In this feudal atmosphere of enforced silence, the editor of the short-lived journal O Progresso (1846–1848), Antônio Pedro de Figueiredo, spoke out for half of the province's population that were "vassals under the yoke" and declared that "the division of our soil in grand properties is the source of the major part of our ills." Another contemporary observer maintained that the Cavalcanti family owned one third of Pernambuco's sugar plantations (engenhos).[7] Cavalcante was head of the Conservative Party in Pernambuco and a network of kinship ties extended the family's power. A popular saying of the time went:

Quem viver em Pernambuco,
Deve estar desenganado.
Ou há de ser Cavalcante,
Ou há de ser cavalgado.[8]

which translates approximately as:

Whoever lives in Pernambuco,
Should not be deceived.
Either you are mounter,
Or you will be mounted.

The key to this saying is the witty Portuguese pun between Cavalcante (a rich family of Pernambuco, but also horse rider, mounter) and cavalgado (ridden, mounted).

The breaking point was the appointment by the Emperor of a new Conservative cabinet led by Pedro de Araújo Lima.[9] A rebellion against the new provincial government, initiated by the "praieiros" in Olinda, began on November 7, 1848 and spread rapidly through the state.[10] A "Manifesto to the World" calling for free and universal voting rights, freedom of the press, federalism and the end of the "Poder Moderador" (the Moderating Power – the supremacy of the emperor over the executive, legislative, and judiciary branches of the government that was instituted in the Brazilian Constitution of 1824), was on January 1, 1849. However, with only 2500 combatants, the movement quickly collapsed and was dispersed by the government forces. Other similar provincial movements swiftly followed suit.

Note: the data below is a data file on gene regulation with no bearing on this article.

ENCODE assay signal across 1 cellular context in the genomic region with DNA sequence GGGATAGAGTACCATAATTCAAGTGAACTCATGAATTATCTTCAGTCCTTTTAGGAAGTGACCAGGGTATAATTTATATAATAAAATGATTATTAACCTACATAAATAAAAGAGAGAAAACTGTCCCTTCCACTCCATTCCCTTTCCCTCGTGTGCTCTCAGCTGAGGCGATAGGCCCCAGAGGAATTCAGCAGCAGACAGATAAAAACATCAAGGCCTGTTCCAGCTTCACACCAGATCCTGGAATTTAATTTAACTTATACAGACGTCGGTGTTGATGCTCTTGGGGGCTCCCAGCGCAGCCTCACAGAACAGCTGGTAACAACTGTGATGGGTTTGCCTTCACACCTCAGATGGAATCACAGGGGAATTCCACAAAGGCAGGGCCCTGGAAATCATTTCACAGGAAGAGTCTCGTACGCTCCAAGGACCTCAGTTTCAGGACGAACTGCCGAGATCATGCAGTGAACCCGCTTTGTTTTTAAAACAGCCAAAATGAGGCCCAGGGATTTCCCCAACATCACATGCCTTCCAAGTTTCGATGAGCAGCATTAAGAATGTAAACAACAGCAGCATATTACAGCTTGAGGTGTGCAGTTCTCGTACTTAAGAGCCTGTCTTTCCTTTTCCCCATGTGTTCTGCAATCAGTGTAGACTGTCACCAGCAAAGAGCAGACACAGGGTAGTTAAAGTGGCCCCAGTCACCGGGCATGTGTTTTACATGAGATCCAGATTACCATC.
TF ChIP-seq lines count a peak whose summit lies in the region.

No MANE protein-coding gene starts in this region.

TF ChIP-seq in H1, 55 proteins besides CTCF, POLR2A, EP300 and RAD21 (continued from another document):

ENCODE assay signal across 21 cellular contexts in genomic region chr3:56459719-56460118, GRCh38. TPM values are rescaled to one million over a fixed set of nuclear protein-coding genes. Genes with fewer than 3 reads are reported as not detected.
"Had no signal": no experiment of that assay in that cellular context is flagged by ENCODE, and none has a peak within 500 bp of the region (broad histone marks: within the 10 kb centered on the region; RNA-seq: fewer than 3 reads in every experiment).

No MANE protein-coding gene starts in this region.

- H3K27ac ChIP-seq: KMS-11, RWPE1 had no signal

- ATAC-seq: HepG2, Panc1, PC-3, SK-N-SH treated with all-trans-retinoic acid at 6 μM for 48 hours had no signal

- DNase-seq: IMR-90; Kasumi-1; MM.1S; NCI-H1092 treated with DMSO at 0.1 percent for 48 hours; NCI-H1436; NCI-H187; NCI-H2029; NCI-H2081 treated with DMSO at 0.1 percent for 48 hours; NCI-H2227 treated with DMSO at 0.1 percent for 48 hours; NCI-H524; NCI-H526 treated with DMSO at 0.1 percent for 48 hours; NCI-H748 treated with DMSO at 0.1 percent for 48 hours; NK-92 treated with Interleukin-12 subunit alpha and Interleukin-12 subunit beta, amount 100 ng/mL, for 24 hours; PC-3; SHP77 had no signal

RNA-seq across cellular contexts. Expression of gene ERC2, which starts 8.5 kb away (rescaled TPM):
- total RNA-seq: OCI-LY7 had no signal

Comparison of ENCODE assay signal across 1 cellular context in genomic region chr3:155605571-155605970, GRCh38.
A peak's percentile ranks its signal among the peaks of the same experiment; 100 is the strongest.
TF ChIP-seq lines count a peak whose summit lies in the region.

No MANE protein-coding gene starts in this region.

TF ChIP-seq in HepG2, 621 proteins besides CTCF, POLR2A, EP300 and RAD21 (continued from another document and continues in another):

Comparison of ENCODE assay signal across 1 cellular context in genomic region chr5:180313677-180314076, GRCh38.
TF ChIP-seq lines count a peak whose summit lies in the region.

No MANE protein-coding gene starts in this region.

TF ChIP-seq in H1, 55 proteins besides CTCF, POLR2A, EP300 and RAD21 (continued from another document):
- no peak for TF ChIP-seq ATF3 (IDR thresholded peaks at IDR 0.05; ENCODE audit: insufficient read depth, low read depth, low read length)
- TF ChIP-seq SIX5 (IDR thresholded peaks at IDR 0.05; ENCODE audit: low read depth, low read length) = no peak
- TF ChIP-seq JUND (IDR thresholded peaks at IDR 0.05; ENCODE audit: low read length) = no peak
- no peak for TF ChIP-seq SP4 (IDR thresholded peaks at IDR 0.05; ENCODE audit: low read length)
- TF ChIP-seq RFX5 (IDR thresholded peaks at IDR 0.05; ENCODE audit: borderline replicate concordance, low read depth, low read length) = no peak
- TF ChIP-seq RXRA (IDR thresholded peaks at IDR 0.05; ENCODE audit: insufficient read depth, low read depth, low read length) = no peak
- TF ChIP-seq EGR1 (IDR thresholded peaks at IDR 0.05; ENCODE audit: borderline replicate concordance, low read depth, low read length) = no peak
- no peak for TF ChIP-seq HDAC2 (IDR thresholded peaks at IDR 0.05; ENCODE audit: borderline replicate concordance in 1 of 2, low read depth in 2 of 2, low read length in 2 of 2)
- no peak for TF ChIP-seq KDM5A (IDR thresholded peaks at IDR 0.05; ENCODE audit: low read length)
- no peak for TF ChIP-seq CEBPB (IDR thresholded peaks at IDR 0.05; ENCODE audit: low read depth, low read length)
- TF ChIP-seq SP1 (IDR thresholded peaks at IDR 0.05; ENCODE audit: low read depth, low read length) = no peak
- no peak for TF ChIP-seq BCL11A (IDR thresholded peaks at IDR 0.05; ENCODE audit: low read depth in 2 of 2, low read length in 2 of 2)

See also



  1. Barman (1999), p.124
  2. 2.0 2.1 2.2 2.3 Nabuco (1975), p.109
  3. Freyre, Gilberto (1963). The Mansions and the shanties (Sobrados e mucambos): the making of modern Brazil. Knopf. p. 53.
  4. Fausto, Boris (1999). A concise history of Brazil. Cambridge University Press. p. 98.
  5. Ministério das Relações Exteriores. Assessoria de Comunicação Social, Brazil. Ministério das Relações Exteriores. Direçâo-Geral Cultural (1997). Texts from Brazil, Issue 1. Issues 3–5. Ministry of Foreign Relations, Office for Public Information and Affairs. p. 88.
  6. Nagel Publishers (1955). Nagel's Brazil: travel guide. p. 165.
  7. Graham, Richard (1994). Patronage and Politics in Nineteenth-Century Brazil. Stanford University Press. p. 127.
  8. Beltrão, Luiz (2001). Folkcommunicação. EDIPUCRS. p. 132.
  9. Graham (1994), p. 170.
  10. Thomson, Guy P. C. (2002). The European revolutions of 1848 and the Americas. Institute of Latin American Studies. p. 113.


  • Barman, Roderick J. Citizen Emperor: Pedro II and the Making of Brazil, 1825–1891. Stanford: Stanford University Press, 1999. (English)
  • Nabuco, Joaquim. Um Estadista do Império. Volume único. 4 ed. Rio de Janeiro: Nova Aguilar, 1975. (Portuguese)

Further reading

  • Naro, Nancy (1980). Brazil's 1848: the Praieira revolt. University of Chicago.

External links